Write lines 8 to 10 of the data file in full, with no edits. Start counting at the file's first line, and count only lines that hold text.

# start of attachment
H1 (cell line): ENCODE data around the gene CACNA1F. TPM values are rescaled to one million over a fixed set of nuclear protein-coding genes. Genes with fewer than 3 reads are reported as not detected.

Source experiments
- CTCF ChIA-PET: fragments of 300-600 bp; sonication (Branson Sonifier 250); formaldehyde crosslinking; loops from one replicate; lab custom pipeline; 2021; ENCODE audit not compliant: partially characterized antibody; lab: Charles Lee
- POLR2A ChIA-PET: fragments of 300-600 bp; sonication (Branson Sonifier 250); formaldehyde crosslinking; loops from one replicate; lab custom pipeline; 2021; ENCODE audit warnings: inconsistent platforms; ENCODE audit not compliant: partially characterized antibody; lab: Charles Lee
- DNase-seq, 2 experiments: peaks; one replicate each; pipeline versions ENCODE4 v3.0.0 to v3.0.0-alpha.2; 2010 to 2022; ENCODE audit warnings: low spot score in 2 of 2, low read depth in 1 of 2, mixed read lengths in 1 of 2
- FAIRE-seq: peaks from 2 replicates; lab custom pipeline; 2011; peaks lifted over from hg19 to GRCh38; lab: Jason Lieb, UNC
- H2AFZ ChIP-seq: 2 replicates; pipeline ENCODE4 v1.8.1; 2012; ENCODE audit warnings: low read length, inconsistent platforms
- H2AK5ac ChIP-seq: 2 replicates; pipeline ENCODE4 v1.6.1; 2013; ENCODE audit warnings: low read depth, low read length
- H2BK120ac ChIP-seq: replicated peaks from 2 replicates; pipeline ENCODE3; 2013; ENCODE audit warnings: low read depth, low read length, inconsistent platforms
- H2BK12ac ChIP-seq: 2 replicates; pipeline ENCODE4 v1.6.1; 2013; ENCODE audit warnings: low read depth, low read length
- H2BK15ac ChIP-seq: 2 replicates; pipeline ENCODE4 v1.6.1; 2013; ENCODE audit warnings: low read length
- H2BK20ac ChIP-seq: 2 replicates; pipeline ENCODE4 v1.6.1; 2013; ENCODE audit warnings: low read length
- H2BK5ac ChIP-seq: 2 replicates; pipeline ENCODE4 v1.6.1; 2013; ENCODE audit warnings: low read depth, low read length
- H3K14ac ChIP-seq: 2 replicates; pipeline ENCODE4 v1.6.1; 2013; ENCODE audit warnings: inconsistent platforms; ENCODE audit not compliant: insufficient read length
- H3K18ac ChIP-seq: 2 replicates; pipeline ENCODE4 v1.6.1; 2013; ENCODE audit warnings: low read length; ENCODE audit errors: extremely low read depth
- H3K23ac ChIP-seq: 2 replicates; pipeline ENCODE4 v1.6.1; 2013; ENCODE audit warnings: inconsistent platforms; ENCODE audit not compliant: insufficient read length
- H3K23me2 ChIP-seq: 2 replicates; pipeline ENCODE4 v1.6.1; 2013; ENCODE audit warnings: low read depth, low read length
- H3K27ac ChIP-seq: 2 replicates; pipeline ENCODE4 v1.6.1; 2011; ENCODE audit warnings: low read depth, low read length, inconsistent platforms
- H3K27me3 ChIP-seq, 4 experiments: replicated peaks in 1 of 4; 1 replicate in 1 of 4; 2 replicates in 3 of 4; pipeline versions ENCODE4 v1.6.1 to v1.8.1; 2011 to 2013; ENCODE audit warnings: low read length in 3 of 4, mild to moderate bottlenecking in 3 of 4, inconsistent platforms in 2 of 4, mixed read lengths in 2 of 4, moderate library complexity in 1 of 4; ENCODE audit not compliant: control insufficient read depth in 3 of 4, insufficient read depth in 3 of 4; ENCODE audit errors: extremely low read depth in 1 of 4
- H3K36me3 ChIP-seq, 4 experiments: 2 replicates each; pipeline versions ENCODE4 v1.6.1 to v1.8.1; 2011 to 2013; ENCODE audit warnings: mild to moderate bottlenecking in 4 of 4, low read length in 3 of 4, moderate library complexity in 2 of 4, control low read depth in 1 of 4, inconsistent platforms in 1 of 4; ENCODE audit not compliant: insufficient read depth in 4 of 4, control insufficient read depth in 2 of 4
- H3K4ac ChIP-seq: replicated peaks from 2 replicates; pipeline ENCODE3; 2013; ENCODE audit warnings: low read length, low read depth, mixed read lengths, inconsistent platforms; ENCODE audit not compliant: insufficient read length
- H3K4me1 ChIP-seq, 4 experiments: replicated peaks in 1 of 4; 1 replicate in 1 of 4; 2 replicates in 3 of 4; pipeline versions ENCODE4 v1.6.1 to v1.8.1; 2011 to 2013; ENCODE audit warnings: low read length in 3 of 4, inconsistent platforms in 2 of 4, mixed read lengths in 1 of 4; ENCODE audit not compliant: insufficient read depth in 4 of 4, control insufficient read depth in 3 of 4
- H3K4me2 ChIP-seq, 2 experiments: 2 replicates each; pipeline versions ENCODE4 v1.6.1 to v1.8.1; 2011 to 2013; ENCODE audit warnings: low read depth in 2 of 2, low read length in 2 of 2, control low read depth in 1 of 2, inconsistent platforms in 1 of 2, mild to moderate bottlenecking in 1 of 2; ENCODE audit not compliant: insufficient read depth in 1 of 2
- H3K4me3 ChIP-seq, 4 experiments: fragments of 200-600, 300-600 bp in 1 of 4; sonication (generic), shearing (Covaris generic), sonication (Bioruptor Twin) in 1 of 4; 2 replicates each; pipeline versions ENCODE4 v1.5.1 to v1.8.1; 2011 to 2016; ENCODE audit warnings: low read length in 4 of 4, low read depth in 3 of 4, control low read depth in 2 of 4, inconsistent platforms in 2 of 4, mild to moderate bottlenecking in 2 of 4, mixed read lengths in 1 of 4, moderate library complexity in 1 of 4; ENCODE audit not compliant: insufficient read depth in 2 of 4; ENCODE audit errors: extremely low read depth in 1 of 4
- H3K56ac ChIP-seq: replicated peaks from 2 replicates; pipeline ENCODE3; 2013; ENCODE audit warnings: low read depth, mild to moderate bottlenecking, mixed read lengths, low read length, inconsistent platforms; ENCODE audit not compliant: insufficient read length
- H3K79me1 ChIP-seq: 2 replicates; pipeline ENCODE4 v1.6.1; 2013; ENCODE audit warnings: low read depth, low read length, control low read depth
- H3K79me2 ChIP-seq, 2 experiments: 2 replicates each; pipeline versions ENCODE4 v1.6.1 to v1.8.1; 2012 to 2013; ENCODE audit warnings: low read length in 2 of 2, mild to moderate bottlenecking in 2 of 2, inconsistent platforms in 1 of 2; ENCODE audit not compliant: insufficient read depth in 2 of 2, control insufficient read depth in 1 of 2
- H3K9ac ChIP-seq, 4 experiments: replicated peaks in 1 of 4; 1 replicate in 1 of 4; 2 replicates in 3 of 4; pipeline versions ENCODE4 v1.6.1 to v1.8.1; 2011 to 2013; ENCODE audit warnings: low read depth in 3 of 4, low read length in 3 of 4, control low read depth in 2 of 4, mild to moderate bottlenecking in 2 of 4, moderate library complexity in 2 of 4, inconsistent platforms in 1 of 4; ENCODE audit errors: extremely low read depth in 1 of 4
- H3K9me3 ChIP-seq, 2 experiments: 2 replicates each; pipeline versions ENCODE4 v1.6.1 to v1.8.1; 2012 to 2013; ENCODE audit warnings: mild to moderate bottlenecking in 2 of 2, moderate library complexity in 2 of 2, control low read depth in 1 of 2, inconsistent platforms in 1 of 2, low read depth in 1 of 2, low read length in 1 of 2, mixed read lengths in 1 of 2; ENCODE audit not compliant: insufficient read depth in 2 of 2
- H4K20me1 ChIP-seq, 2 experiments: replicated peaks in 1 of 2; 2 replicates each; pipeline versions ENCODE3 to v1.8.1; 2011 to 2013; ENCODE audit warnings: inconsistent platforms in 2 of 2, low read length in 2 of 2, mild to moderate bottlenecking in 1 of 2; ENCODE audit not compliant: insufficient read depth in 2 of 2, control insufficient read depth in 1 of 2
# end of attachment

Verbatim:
- H2AK5ac ChIP-seq: 2 replicates; pipeline ENCODE4 v1.6.1; 2013; ENCODE audit warnings: low read depth, low read length
- H2BK120ac ChIP-seq: replicated peaks from 2 replicates; pipeline ENCODE3; 2013; ENCODE audit warnings: low read depth, low read length, inconsistent platforms
- H2BK12ac ChIP-seq: 2 replicates; pipeline ENCODE4 v1.6.1; 2013; ENCODE audit warnings: low read depth, low read length